Forgiveness: a matter for serious consideration

I was doing a Bible study on the Lord’s Prayer in Mathew 6 last week. Leading up to the example of how to pray, Jesus is instructing people in the Sermon on the Mount. His lessons reinforce the theme of having a right heart that runs throughout the Bible; being righteous before God means having a heart that submits to Him out of love and seeks His glory. The Lord’s Prayer is no different.

One piece of the Lord’s Prayer that Jesus saw fit to elaborate upon was the bit on forgiveness. Matthew 6.12 asks God to “forgive us our sins, as we forgive those who sin against us.”  In verses 14-15, Jesus goes on to instruct us that our failure to forgive others causes us to forfeit the forgiveness of God. That is a pretty huge statement! If I fail to forgive someone, that prevents God from forgiving me?!

In our Bible study, we discussed why this might be, and as usual, it came back to the heart of the matter. Forgiveness is clearly a central and foundational piece of the Gospel message; without forgiveness, we cannot enter into eternal life with God. Without forgiveness, we have no hope for today or tomorrow. Without forgiveness, we remain slaves to our sin and have no freedom to live as Christ.  Forgiveness is an essential part of our transformation as Christian, and if we miss its significance, we miss the boat entirely on our salvation.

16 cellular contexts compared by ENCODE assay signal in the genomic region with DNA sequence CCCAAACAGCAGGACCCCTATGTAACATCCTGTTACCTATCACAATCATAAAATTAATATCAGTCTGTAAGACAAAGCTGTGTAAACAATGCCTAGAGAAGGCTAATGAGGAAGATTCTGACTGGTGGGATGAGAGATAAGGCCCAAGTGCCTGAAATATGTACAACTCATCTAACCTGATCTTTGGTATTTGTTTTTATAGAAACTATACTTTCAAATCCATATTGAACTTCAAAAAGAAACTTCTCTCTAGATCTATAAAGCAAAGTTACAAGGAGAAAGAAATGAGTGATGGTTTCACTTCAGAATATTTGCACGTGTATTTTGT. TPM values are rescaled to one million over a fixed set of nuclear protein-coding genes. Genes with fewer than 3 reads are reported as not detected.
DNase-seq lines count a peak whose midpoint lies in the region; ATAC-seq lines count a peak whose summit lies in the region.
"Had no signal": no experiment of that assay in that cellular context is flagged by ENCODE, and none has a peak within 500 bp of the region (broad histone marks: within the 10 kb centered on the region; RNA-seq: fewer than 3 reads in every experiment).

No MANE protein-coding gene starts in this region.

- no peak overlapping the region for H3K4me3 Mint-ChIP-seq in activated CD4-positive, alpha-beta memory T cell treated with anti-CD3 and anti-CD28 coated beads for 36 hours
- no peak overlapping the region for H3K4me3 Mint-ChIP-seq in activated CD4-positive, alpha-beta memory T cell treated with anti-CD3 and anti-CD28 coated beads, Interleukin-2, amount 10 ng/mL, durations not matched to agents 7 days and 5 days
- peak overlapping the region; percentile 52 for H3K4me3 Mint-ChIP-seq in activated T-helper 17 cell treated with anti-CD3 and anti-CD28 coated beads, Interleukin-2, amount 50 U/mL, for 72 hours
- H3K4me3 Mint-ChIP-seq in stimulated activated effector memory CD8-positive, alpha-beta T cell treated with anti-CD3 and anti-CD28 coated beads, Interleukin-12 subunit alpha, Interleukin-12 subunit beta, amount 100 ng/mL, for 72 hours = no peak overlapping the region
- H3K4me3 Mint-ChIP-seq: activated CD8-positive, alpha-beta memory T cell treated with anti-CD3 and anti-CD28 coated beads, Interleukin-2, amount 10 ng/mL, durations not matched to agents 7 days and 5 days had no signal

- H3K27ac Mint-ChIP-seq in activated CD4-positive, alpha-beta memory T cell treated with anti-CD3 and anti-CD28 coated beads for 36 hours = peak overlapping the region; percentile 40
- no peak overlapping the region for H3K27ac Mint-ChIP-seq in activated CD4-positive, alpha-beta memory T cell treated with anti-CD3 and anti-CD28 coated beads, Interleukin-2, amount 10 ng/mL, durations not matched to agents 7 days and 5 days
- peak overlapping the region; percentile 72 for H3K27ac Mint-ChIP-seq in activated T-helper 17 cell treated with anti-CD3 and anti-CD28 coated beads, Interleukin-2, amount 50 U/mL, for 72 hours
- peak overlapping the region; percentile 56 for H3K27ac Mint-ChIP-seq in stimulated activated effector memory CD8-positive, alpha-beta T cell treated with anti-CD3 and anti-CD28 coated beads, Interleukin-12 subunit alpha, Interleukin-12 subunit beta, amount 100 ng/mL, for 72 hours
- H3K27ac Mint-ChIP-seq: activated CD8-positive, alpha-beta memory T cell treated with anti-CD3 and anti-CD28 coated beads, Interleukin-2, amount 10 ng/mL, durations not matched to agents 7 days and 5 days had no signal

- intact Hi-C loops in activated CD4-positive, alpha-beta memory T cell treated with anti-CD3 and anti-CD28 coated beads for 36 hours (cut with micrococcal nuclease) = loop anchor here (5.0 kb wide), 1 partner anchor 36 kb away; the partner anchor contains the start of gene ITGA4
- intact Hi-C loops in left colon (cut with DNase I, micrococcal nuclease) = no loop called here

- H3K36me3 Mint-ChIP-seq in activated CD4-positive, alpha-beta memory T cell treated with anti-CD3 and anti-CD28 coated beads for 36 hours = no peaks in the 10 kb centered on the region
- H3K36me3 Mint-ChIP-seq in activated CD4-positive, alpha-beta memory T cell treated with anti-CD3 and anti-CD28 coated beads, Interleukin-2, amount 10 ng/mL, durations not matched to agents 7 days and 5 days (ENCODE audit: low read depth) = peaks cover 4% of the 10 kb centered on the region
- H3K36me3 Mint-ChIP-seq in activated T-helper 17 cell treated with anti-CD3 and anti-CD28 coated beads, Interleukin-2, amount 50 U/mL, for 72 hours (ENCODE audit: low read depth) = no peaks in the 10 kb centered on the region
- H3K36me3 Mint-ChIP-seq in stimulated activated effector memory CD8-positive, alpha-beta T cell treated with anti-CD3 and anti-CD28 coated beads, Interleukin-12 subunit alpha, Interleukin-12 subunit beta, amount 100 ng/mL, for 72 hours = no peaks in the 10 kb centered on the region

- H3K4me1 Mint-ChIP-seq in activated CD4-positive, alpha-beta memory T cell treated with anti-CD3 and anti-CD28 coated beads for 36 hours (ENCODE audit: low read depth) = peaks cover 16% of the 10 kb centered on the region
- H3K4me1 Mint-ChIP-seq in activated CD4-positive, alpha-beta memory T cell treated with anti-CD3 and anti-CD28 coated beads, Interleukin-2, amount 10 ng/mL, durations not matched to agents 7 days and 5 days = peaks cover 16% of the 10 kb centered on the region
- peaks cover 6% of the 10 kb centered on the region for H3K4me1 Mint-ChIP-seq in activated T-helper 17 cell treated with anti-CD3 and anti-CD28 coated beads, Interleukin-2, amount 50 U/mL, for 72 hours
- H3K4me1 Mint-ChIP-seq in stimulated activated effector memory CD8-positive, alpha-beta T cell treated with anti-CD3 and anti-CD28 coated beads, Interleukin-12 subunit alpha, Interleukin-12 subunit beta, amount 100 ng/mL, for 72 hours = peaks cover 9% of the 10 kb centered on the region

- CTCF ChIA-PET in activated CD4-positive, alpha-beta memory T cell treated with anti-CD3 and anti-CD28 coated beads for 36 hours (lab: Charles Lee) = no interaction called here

Remember the story of the wealthy man who owed an enormous debt of millions of dollars to the king in Matthew 18? When the man begged for more time to pay the debt back, the king simply forgave his debt, wiping the account clean. The forgiven man, upon leaving the king, came upon a man who owed him a few bucks. Though the man owing him begged for more time to pay, the man whose incredible debt was forgiven refused to show forgiveness to the one who owed him money.  When the king heard of the man’s behavior, the king threw him in prison to be tortured until he could pay back the millions he owed (the debt that had been forgiven). What we often forget about this parable is that it starts with a question from Peter to Jesus, “Lord, how many times shall I forgive my brother when he sins against me?” and it ends with a warning, “This is how my heavenly Father will treat each of you unless you forgive your brother from your heart.” 

Make no mistake!  Forgiveness is a central part of our lives as Christians. It is not merely a nicety, to demonstrate how good we are as people now that we have been saved. No, forgiveness is an essential part of our transformation once Christ sets us free.  Our willingness to forgive others, no matter what they owe us, is a must if we hope to have the forgiveness of the Father.

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